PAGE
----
What is Managerial Accounting
Managerial accounting, also known as cost accounting, is the process of identifying, measuring, analyzing, interpreting, and communicating information to managers for the pursuit of an organization's goals. The key difference between managerial and financial accounting is managerial accounting information is aimed at helping managers within the organization make decisions, while financial accounting is aimed at providing information to parties outside the organization.
BREAKING DOWN Managerial Accounting
Managerial accounting encompasses all fields of accounting aimed at informing management of business operation metrics. Managerial accountants use information relating to the costs of products or services purchased by the company. Budgets are also extensively used as a quantitative expression of the business’s plan of operation. Individuals in managerial accounting utilize performance reports to note deviations of actual results from budgets.
Managerial accounting handles margin analysis, which involves analyzing the incremental benefit attained by increased production. Margin analysis flows into breakeven analysis, which involves calculating the contribution margin on the sales mix to determine the unit volume at which the business’s gross sales equal total expenditures. This information calculated by managerial accountants is useful for determining price points for products and services.
Managerial accounting also manages constraints within a production line or sales process. Managerial accountants determine where principle bottlenecks occur and calculate the impact of these constraints on revenue, profit, and cash flow.
Managerial accounting involves utilizing information related to capital expenditure decisions. Managerial accountants utilize standard capital budgeting metrics, such as net present value and internal rate of return, to assist decision makers on whether to embark on capital-intensive projects or purchases. Managerial accounting involves examining proposals, deciding if the products or services are needed, and finding the appropriate way to finance the purchase. It also outlines payback periods so management is able to anticipate future economic benefits.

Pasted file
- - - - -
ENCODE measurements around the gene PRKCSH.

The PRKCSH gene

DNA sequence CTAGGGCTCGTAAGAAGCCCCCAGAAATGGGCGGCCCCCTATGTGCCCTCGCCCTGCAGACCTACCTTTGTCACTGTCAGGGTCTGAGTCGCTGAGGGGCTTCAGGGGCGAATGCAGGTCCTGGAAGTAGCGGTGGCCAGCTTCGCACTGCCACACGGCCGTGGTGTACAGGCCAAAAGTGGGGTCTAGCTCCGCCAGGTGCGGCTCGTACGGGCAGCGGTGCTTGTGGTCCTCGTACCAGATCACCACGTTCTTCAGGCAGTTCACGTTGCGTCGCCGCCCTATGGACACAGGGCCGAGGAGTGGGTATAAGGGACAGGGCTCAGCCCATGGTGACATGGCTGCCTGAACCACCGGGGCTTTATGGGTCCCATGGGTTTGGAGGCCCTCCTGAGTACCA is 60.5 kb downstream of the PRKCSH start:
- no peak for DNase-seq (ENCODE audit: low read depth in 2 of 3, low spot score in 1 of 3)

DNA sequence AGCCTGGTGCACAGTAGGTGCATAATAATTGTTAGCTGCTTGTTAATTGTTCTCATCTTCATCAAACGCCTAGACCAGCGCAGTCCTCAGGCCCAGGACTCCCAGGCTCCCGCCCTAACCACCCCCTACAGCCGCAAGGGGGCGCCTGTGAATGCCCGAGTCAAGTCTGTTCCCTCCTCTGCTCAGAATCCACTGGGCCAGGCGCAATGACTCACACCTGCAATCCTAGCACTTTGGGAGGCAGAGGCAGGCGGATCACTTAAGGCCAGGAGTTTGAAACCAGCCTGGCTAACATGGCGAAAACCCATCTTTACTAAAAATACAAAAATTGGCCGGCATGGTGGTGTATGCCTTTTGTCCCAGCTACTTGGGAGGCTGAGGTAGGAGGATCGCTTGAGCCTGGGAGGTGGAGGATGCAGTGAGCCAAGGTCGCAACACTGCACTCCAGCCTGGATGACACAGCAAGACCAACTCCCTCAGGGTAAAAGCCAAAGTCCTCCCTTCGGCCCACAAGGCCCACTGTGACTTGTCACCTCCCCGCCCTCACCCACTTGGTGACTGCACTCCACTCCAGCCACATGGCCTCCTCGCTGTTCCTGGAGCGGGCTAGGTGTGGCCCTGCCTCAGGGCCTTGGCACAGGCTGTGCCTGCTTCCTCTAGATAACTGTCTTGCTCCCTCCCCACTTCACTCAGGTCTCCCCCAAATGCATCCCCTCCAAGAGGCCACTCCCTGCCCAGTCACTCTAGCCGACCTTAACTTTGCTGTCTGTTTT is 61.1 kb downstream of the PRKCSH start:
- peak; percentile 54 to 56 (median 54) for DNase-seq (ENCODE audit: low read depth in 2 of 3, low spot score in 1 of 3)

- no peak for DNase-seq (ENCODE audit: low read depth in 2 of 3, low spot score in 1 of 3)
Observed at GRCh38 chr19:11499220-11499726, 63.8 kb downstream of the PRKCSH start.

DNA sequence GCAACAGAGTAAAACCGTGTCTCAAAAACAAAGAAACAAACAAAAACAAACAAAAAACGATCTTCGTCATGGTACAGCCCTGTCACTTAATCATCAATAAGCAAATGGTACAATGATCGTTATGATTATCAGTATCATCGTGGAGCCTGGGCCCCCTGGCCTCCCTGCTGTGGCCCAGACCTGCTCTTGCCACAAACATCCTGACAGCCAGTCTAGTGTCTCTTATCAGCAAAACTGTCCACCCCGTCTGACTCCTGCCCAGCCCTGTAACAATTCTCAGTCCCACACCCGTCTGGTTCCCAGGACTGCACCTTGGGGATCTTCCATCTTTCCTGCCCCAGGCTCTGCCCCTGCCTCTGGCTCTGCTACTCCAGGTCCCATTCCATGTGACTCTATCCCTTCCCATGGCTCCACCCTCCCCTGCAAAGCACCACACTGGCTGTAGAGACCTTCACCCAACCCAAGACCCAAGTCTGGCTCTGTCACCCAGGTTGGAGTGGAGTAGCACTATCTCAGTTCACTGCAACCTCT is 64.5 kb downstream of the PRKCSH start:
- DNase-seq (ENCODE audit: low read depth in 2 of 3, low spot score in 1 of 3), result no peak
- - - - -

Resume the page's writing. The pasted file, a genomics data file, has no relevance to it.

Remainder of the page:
Managerial accounting involves reviewing the trendline for certain costs and investigating unusual variances or deviations. This field of accounting also utilizes previous period information to calculate and project future financial information. This may include the use of historical pricing, sales volumes, geographical locations, customer tendencies, or financial information.
Managerial accounting deals with determining the actual costs of products or services. Managerial accountants calculate and allocate overhead charges to assess the true expenses related to the production of a product. The overhead expenses may be allocated based on the quantity of goods produced or other drivers related to the production, such as the square foot of the facility. In conjunction with overhead costs, managerial accountants use direct costs to properly assess the cost of goods sold and inventory that may be in different stages of production.